Aging in Place

In 2006 The First Congregational Church of Darien’s Women’s Association, The Community Fund of Darien (TCF), and St. Luke’s Episcopal Church were all individually researching ways to better serve seniors in the community and came together to collaborate on this mission.

In 2007 the Human Services Planning Council (part of TCF) began an Aging in Place (AIP) initiative and attracted an Advisory Board of community members and social service leaders, including representatives from First Congregational and St. Luke’s churches. This initial board conducted focus groups, researched similar aging-in-place organizations (e.g., Beacon Hill Village in Boston and local groups) and brought together service providers at a Senior Summit to explore the best ways to achieve the common goal of enabling local seniors to live independently at home.

In March 2008, AIP became a pilot program sponsored and funded by TCF. Through The Community Fund, AIP hired a part-time coordinator, established a small office (now housed at the Mather Center at The Darien Town Hall), announced its creation, and created an improved town-wide newsletter for seniors called Out & About.

AIP became very active in tackling the issues facing residents who want to remain at home in Darien. With minimal marketing activity, AIP attracted hundreds of members, validating its appeal and its mission.

The AIP Strategic Planning and Transportation Committees initiated discussions with Gallivant (see below) to discuss merging the two organizations, since they both serve the older adults of Darien, Connecticut.


Gallivant began many years ago by providing Darien seniors who could no longer drive with a way to get out of the house. The manager of the old Howard Johnson’s restaurant was instrumental in getting the organization off the ground. Volunteers drove the van, which enabled seniors to go to dinner at Howard Johnson’s. As demand grew and other transportation needs arose, the Social Services Department of the Town of Darien started to provide assistance, and a strong volunteer board evolved. Through a private-public partnership, the town and Gallivant managed the service, dispatched the rides and raised money to pay for gas, maintenance and drivers’ salaries. Recently, Gallivant purchased a car to complement its handicap-accessible van and outsourced the dispatching service to Drivers Unlimited, a Darien car and limousine service.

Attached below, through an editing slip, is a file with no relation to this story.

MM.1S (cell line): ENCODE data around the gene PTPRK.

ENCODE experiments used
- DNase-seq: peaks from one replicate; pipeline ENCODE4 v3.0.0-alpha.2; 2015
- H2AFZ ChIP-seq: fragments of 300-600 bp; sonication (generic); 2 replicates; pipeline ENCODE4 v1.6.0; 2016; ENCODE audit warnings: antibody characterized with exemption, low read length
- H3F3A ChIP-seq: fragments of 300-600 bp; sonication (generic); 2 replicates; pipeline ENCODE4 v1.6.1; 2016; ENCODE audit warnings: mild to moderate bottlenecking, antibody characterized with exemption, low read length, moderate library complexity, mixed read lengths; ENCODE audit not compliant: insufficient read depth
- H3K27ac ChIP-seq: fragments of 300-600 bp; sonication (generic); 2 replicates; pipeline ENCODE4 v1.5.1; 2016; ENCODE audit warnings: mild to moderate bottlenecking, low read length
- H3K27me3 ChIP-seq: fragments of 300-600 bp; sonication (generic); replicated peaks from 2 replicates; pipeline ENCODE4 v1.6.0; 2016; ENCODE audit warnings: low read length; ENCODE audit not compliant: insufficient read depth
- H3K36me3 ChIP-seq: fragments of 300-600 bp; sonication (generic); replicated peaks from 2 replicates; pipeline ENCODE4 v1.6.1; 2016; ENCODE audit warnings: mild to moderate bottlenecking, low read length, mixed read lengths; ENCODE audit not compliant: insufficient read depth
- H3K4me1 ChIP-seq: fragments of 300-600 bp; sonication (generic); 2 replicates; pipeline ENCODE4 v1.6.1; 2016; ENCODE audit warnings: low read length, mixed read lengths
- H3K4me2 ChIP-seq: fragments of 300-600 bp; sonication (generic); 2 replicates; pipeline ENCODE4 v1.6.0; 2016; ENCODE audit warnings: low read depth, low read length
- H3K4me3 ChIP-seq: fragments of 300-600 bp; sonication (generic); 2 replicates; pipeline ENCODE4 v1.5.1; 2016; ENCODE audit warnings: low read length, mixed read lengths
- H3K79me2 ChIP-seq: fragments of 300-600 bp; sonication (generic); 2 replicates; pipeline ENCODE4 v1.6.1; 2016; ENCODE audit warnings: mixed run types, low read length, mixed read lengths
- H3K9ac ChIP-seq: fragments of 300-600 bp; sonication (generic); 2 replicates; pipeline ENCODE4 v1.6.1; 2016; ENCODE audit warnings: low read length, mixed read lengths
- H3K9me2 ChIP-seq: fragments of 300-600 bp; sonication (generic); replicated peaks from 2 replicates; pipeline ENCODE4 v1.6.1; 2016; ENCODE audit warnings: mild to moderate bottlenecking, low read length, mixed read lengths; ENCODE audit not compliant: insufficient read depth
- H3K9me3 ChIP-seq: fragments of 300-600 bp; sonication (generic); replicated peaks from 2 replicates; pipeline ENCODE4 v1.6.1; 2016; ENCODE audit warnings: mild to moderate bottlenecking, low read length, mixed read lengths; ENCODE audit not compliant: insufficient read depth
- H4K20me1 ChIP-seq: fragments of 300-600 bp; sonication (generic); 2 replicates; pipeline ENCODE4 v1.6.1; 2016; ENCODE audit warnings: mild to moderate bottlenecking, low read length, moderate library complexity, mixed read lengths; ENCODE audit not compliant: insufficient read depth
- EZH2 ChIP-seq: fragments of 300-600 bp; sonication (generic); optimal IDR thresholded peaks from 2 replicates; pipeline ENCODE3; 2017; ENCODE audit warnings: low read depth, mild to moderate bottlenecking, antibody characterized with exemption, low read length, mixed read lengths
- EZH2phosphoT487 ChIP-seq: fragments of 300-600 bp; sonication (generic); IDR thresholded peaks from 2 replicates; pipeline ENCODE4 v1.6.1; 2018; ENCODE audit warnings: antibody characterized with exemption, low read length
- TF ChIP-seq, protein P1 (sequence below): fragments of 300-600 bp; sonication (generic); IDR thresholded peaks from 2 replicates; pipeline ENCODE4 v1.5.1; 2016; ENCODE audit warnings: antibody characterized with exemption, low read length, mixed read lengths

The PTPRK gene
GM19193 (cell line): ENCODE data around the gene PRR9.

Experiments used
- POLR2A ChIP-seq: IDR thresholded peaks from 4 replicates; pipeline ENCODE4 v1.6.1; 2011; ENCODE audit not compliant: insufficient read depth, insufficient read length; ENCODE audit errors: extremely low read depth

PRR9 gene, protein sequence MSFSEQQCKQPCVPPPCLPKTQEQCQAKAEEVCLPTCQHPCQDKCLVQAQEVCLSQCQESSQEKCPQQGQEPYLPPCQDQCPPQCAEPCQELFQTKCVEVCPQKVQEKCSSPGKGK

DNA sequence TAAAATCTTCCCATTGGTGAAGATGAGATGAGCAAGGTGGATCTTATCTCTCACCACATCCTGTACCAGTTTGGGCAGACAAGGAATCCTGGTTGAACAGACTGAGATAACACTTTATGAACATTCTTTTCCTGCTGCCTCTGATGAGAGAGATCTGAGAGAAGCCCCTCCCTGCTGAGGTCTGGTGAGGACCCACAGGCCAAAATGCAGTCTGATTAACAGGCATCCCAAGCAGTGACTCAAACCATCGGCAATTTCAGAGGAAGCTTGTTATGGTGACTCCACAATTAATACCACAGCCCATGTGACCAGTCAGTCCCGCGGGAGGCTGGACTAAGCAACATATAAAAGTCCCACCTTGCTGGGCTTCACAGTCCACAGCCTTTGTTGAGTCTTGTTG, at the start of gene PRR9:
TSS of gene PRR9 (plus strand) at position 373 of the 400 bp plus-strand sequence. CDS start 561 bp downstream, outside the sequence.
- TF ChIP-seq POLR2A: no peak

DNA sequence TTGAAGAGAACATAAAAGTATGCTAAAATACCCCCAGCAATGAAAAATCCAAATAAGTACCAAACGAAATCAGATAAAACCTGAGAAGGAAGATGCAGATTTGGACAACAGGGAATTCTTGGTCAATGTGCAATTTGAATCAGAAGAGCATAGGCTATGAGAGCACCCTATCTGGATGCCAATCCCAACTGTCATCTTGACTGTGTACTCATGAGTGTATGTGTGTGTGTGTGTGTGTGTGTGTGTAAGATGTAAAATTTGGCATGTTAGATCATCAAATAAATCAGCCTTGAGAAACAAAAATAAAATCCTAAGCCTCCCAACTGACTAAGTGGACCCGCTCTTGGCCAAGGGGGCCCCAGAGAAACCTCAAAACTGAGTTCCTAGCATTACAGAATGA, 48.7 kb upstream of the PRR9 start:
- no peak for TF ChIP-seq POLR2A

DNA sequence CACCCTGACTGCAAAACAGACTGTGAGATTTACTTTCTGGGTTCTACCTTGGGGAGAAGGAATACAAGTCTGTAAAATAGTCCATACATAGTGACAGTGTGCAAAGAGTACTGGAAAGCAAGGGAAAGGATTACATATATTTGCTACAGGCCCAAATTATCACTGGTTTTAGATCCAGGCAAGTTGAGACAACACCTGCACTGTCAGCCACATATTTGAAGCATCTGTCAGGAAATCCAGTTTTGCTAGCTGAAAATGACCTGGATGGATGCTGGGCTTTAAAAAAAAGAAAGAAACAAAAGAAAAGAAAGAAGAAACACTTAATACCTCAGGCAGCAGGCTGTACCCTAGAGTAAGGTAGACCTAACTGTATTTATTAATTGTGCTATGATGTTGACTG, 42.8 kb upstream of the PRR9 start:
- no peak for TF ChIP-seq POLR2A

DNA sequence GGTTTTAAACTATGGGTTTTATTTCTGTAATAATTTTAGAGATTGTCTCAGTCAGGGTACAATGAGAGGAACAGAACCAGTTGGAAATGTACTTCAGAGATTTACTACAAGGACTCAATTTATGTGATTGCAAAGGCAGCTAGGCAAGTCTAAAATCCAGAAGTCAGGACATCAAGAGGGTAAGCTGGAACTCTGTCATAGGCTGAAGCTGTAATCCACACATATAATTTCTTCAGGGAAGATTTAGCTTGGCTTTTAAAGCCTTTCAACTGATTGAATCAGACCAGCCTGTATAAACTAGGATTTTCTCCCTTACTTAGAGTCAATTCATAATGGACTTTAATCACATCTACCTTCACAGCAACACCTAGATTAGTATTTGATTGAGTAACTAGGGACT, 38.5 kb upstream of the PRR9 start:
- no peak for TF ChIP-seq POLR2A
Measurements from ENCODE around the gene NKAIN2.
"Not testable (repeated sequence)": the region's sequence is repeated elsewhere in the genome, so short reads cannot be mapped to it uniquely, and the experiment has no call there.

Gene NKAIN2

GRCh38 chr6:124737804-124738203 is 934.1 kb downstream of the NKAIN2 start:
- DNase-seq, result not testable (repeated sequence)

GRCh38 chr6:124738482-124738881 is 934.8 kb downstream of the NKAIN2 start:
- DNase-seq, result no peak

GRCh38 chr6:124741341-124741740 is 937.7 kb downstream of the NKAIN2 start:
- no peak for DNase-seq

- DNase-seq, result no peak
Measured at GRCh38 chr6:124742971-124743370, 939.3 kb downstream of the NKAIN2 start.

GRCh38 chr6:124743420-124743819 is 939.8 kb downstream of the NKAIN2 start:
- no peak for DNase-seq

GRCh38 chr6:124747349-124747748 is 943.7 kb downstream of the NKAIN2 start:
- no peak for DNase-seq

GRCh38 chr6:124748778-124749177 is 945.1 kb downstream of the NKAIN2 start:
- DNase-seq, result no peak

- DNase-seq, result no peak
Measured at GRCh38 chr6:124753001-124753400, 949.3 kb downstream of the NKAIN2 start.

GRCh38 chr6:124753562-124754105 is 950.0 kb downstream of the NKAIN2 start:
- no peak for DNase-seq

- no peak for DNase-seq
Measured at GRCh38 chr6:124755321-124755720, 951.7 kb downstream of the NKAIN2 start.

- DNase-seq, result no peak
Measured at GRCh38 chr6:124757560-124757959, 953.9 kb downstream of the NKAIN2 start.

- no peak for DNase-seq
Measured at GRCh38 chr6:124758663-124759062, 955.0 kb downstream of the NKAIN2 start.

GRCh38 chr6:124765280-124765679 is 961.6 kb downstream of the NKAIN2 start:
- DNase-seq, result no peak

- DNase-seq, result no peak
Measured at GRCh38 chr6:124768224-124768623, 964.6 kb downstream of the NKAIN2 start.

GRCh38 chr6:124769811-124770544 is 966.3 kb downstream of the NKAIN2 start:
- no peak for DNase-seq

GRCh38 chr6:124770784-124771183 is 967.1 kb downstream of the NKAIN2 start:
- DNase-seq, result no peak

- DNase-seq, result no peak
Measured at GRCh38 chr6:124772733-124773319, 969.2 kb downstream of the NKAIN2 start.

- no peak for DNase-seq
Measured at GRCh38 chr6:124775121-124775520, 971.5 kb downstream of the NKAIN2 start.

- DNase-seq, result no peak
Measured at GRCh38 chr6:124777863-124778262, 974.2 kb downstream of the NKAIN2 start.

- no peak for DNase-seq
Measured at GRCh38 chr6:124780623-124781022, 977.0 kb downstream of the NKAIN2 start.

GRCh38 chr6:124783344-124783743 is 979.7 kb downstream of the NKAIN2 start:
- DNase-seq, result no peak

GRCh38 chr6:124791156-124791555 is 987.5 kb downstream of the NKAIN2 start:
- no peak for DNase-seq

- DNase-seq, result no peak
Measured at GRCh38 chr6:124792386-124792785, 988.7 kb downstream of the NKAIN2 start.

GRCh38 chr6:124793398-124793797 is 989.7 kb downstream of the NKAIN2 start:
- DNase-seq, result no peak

Aging in Place+Gallivant

In 2011, the AIP and Gallivant boards voted to merge the two organizations, creating Aging in Place+Gallivant and establishing itself as in independent, charitable, nonprofit with its own Board of Directors, and hired an Executive Director.

At Home In Darien

In 2013, the Aging in Place+Gallivant Board of Directors renamed the organization At Home In Darien in order to more clearly communicate its mission of helping Darien seniors live independently, comfortably and with dignity in their own homes. A new graphic identity with simple, comprehensive symbols depicts the array of services offered, and the tag line “connecting seniors to community” has been incorporated into the design, resulting in a more quickly recognized and easily remembered name.